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Intro: This study investigated measures and developed a tool for analyzing narrative microstructure.

Background: Research has indicated the effectiveness of narrative tasks in eliciting complex language structures in children for language sample analysis and aids in differentiating language and cognitive impairment from typical development. It may also be more apt when assessing children from culturally and linguistically diverse backgrounds as compared to standardized language assessments. Despite substantial research into narrative development in children, the range in ages of children, tasks used to elicit narratives and the structures analyzed have rarely overlapped to create norms that SLPs working in the field could use in their own assessment.  

Hypothesis:  The authors of the current study had two main objectives. The first was to aid in the assessment of narratives by SLPs in the field by developing a standardized narrative elicitation task in a commercially available test. The second was to establish a method for calculating the two principal factors for analysis of microstructure in narrative tasks: Linguistic productivity and complexity. 

Methodology and Participants: The investigators used a whole population sample of 250 children, aged 5-12, from a variety of schools across the US that had participated in the norming process for the Test of Narrative Language. Children in the sample were presented with a single picture. The examiner provided a model story including major macrostructural as well as microstructural narrative elements. The examiners then provided the children with another picture and asked them to tell their own story. Narratives were then transcribed and analyzed for productivity and complexity. Productivity was a measure that included the total number of words (TNW), number of different words (NDW) and the total number of t-units (one main clause with a subordinate clause)produced. Complexity included measures of syntactic organization, use of clausal subordination and the mean length of t-unit.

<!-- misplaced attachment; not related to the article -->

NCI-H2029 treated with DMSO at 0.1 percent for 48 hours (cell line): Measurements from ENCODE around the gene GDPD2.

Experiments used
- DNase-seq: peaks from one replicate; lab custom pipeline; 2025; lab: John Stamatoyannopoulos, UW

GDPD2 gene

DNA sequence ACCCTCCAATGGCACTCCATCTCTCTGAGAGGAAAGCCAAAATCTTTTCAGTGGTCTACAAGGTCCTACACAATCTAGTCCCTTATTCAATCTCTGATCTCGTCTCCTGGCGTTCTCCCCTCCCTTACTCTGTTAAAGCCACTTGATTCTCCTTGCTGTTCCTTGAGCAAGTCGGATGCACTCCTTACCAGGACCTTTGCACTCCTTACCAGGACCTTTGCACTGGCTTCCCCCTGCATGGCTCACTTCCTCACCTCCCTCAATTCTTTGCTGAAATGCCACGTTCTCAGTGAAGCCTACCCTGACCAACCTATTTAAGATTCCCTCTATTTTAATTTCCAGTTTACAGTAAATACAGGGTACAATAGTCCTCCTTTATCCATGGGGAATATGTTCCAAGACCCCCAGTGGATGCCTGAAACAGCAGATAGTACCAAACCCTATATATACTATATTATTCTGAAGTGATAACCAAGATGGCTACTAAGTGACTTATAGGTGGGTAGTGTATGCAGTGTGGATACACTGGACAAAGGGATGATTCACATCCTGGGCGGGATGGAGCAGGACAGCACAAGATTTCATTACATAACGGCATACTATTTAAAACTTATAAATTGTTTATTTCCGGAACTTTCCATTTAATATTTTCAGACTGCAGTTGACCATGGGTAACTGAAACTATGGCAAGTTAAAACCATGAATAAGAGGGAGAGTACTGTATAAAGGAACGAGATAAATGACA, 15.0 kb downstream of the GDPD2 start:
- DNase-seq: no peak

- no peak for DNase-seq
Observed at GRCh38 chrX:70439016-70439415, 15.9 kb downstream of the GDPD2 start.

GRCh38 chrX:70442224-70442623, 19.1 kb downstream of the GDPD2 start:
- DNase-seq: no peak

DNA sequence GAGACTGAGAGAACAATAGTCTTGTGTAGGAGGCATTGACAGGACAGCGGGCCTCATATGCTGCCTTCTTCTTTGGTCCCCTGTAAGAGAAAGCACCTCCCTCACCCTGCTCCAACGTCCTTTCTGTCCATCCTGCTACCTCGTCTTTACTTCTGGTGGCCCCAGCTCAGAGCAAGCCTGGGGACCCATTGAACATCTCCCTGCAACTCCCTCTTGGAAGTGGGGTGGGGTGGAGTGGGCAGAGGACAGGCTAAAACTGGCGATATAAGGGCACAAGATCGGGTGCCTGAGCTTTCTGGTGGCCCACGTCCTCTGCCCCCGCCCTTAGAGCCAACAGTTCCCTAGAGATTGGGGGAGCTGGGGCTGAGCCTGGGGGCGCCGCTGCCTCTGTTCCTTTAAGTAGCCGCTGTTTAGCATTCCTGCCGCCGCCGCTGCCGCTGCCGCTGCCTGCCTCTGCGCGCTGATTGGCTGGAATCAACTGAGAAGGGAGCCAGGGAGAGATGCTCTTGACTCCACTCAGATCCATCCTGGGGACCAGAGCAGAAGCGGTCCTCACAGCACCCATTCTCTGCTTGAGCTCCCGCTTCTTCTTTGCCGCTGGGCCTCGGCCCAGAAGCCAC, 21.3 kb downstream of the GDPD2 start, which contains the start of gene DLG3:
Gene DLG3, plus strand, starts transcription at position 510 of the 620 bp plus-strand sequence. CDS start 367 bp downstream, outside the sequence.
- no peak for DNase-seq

Conclusion: The study produced the Index of Narrative Microstructure (INMIS) for use by clinicians in the field which includes normative data for children aged 5-12 and furthered statistical analyses of productivity and complexity. The authors emphasize that narrative analysis is a complement to other language assessment measures in determining the presence of a speech-language impairment. 

Relevance to the field: The research also highlighted the growth of children’s narrative abilities from kindergarten into the upper elementary years. In these age groups, narratives were an effective component in eliciting complex language from children. However, the authors also noted that the oldest children in the study (11 and 12 year olds) did not produce more or more complex language than 9 and 10 year olds. The authors hypothesized that into adolescence, developing fictional narratives may no longer be motivating to children and other sampling procedures, such as expository tasks, may be more appropriate for older children. 


Justice, L. M., Bowles, R. P., Kaderavek, J. N., Ukrainetz, T. A., Eisenberg, S. L., & Gillam, R. B. (2006). The index of narrative microstructure: A clinical tool for analyzing school-age children’s narrative performances. American Journal of Speech-Language Pathology, 15(2), 177-191.  https://doi:10.1044/1058-0360(2006/017)